The law is not a moral judge
By a customer
from Aberdeen, Scotland
, 08 Jul 2004
Less a film with character development, and drama more a staged discussion of American law. Here Claus von Bulow's innocence, morality etc are irrelevant; being not the function of defence law which is merely to question the accuracy of the prosecutions case. If there's holes or doubts in the prosecicutions case, questionable evidence, then the case gets binned - bad prosecution, which frequently has to wind up the case quickly due to political demands; 'the D.A's office blah blah' So we get O.J Simpson holding the murder weapon, blood and all, and a victim at his feet. Hurrah!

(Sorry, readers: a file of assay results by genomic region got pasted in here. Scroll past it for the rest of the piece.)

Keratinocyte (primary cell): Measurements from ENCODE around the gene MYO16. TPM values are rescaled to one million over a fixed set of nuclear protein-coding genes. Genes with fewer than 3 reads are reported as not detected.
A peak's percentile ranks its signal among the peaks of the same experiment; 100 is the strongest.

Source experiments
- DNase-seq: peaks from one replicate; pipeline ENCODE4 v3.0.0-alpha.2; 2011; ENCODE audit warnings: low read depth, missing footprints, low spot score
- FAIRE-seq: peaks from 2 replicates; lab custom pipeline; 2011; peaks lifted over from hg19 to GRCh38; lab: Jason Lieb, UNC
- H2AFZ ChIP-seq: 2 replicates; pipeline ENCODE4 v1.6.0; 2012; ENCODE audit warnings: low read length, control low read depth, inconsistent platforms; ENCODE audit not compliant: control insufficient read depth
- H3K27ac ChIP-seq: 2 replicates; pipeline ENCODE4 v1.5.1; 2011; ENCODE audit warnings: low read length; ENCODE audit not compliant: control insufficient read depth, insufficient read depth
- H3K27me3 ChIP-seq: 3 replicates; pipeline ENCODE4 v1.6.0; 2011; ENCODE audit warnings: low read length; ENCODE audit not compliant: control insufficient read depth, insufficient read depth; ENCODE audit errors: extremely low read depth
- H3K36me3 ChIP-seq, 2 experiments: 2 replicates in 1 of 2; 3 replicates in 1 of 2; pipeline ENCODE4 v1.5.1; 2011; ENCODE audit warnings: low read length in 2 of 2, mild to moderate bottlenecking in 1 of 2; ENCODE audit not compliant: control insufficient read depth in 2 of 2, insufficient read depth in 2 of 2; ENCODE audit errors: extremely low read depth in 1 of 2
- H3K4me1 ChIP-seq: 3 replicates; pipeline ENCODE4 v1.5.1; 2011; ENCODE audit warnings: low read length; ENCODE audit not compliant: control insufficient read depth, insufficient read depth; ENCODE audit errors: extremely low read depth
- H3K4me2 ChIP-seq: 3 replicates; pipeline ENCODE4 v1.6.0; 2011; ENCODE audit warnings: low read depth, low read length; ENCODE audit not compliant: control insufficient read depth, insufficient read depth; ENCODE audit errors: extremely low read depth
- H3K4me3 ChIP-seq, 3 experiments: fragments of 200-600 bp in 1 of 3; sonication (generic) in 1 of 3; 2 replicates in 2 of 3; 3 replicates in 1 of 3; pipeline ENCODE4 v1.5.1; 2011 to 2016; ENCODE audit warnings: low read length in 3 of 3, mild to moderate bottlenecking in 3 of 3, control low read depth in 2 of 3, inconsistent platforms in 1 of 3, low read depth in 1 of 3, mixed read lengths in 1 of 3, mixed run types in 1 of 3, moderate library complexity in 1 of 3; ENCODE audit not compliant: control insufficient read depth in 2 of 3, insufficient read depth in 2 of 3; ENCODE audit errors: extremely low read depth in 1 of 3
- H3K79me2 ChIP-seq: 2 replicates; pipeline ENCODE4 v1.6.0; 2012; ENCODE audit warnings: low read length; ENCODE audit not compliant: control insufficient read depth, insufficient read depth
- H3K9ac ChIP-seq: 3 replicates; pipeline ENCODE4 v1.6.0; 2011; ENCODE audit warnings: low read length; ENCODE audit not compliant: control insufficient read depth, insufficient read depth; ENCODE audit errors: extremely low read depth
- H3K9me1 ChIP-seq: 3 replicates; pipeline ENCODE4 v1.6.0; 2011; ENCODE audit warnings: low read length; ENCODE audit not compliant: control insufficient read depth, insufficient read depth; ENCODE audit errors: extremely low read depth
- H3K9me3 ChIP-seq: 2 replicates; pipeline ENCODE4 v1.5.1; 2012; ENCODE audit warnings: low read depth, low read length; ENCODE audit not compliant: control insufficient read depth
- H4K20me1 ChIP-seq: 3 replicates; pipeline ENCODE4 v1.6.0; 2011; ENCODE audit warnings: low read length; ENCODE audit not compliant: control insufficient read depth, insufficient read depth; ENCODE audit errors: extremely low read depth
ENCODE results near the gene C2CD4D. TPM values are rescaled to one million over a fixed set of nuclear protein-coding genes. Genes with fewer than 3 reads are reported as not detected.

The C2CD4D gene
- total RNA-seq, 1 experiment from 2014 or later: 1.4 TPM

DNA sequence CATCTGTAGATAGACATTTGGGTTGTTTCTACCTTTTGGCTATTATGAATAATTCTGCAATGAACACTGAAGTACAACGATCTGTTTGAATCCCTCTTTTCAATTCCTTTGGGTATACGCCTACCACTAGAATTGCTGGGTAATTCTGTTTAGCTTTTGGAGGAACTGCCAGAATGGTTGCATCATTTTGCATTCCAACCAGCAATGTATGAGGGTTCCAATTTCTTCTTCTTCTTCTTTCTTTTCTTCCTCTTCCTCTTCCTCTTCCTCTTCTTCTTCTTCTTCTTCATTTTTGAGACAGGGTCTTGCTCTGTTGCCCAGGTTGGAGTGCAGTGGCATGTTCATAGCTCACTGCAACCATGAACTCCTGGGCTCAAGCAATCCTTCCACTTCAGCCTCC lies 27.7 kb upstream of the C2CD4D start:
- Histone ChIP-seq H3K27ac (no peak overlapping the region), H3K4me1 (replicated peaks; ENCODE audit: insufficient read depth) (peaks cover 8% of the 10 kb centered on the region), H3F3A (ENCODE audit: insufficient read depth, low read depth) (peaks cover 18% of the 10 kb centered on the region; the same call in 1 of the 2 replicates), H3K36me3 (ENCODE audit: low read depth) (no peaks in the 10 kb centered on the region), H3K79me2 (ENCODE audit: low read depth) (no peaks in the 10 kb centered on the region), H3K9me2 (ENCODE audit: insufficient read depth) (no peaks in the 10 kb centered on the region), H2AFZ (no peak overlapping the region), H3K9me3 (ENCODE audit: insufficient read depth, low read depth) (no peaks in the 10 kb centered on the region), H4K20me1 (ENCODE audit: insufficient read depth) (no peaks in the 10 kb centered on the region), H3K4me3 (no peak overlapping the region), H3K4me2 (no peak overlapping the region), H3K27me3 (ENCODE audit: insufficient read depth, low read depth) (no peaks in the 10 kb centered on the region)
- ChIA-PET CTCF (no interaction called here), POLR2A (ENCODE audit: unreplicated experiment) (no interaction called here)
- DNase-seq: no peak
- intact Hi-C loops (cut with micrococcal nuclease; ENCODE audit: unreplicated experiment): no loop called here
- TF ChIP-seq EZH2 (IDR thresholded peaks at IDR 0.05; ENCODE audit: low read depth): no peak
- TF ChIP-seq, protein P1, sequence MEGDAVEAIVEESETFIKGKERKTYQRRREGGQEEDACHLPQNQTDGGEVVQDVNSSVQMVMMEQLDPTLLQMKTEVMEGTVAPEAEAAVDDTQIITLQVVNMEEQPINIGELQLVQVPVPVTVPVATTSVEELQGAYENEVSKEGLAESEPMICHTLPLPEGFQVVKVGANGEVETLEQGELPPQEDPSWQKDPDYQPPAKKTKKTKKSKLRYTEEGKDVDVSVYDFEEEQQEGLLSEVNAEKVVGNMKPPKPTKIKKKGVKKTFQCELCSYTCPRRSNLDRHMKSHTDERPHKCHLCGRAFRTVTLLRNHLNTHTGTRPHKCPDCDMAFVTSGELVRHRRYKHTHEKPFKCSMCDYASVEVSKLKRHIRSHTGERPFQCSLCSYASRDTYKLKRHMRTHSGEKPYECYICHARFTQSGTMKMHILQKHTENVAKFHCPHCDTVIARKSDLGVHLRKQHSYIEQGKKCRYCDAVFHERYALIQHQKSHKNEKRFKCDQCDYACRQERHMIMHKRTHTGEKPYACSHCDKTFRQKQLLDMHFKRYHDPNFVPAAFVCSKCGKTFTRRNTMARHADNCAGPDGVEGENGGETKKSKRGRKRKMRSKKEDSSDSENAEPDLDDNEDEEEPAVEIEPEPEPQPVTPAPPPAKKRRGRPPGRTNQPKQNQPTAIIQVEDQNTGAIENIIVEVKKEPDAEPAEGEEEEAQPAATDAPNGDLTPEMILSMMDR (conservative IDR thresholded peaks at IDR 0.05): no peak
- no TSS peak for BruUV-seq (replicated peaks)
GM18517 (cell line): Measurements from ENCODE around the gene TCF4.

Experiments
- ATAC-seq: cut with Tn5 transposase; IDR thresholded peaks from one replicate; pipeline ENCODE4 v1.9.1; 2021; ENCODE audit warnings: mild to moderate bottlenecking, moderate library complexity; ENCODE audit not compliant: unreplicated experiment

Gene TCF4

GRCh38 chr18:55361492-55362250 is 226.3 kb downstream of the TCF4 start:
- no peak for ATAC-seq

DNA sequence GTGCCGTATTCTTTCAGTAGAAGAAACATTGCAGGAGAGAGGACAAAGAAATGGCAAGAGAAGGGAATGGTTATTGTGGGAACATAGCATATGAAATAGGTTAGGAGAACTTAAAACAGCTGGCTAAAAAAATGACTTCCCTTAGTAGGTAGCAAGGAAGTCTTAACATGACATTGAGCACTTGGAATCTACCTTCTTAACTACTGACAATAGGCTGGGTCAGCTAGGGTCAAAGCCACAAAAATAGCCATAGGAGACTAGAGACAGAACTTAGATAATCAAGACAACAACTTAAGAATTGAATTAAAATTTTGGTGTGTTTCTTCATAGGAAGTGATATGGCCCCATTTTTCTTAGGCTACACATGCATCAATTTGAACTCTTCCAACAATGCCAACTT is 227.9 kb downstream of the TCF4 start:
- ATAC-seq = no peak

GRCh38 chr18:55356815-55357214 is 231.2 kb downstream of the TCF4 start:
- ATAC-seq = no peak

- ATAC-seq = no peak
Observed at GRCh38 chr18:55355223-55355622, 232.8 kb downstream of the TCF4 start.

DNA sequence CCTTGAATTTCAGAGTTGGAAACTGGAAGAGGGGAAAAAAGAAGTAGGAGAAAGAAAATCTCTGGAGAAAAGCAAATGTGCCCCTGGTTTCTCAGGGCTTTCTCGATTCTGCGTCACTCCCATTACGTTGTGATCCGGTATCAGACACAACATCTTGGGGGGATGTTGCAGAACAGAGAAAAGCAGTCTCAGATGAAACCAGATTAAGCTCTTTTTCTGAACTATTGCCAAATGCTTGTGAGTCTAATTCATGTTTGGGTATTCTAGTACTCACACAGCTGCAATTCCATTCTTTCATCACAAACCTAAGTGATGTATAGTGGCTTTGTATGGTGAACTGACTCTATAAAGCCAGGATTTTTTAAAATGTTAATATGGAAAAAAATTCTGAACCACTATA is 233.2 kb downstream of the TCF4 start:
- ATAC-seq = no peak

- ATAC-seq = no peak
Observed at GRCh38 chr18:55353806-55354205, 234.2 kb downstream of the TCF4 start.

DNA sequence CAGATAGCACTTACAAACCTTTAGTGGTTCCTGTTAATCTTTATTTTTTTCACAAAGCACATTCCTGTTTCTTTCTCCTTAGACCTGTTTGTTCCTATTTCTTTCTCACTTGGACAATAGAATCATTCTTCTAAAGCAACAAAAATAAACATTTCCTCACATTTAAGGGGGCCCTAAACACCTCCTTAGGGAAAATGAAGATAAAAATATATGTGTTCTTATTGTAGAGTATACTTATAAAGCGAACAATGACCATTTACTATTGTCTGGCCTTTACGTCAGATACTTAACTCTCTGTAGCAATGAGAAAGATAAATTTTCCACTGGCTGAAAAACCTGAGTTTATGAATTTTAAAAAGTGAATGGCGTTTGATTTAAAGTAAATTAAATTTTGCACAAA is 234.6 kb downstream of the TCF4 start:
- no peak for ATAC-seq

At least in Cluedo if you get two out of three the next player can have a go and nail Colonel Mustard, here you can't.
In as much as the film is a visual essay it's good, just don't expect much flesh on the characters, Irons does a creepy drawl for a few hours, we don?t know what makes him tick, what his past is and nothing but the legal argument is resolved. The professor in charge of the defence, played by Ron Silver, does a smug and smarmy derivation of the lawyer played by Al Pacino in 'And Justice for All? and left me thinking bravo smarty now how do you sleep tonight?
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